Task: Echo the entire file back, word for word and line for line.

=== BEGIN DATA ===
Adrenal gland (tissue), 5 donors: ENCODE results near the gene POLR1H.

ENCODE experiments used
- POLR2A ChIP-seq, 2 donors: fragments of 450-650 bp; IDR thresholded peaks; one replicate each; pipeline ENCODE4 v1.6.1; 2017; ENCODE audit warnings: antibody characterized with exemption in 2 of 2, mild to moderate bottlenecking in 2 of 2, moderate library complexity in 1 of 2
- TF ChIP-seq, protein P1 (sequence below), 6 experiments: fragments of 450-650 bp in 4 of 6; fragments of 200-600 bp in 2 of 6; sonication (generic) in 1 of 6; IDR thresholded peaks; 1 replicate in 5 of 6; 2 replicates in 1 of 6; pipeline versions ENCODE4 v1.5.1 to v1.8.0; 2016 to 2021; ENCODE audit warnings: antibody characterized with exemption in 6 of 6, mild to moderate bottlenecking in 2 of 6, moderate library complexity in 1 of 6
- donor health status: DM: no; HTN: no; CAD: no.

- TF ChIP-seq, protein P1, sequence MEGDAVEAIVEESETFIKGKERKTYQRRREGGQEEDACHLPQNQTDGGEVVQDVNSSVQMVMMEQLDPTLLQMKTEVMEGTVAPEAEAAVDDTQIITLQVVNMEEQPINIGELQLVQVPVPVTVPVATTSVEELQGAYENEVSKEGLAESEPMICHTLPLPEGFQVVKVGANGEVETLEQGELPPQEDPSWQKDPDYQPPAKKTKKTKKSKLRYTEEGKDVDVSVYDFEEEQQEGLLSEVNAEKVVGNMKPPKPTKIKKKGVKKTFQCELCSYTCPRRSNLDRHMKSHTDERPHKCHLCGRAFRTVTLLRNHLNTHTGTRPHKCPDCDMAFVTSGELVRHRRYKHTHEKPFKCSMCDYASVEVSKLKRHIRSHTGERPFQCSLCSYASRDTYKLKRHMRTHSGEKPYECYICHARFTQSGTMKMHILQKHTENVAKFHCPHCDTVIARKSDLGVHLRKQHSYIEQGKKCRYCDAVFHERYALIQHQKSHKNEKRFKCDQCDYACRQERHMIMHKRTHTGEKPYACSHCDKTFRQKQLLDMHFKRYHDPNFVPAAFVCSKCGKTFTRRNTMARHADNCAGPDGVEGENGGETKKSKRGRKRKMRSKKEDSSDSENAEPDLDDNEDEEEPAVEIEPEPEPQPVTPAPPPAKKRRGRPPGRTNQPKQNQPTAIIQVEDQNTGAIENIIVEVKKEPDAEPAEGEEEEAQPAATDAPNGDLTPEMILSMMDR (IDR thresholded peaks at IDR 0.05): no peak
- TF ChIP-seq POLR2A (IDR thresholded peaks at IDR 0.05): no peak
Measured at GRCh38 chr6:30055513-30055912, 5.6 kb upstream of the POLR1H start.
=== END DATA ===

Adrenal gland (tissue), 5 donors: ENCODE results near the gene POLR1H.

ENCODE experiments used
- POLR2A ChIP-seq, 2 donors: fragments of 450-650 bp; IDR thresholded peaks; one replicate each; pipeline ENCODE4 v1.6.1; 2017; ENCODE audit warnings: antibody characterized with exemption in 2 of 2, mild to moderate bottlenecking in 2 of 2, moderate library complexity in 1 of 2
- TF ChIP-seq, protein P1 (sequence below), 6 experiments: fragments of 450-650 bp in 4 of 6; fragments of 200-600 bp in 2 of 6; sonication (generic) in 1 of 6; IDR thresholded peaks; 1 replicate in 5 of 6; 2 replicates in 1 of 6; pipeline versions ENCODE4 v1.5.1 to v1.8.0; 2016 to 2021; ENCODE audit warnings: antibody characterized with exemption in 6 of 6, mild to moderate bottlenecking in 2 of 6, moderate library complexity in 1 of 6
- donor health status: DM: no; HTN: no; CAD: no.

- TF ChIP-seq, protein P1, sequence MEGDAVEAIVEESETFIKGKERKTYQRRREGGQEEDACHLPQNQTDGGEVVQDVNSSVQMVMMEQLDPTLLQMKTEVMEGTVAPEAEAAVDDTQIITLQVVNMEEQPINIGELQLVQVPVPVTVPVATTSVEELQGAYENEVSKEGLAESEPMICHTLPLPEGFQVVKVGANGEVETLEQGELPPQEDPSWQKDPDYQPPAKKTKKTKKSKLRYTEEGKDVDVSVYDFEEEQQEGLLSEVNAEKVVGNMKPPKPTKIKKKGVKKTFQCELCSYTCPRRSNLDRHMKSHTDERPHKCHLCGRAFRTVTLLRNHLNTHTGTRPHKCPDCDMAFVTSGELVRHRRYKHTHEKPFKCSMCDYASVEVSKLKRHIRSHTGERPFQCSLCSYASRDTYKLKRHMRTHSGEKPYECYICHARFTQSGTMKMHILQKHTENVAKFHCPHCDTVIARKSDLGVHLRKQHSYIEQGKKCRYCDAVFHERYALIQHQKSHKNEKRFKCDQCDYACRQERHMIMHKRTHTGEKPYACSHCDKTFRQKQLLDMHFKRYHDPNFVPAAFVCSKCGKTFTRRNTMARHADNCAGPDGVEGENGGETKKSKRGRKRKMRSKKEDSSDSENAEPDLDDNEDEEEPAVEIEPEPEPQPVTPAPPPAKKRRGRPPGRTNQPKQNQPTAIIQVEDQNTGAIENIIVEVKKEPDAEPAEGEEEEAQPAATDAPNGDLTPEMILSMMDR (IDR thresholded peaks at IDR 0.05): no peak
- TF ChIP-seq POLR2A (IDR thresholded peaks at IDR 0.05): no peak
Measured at GRCh38 chr6:30055513-30055912, 5.6 kb upstream of the POLR1H start.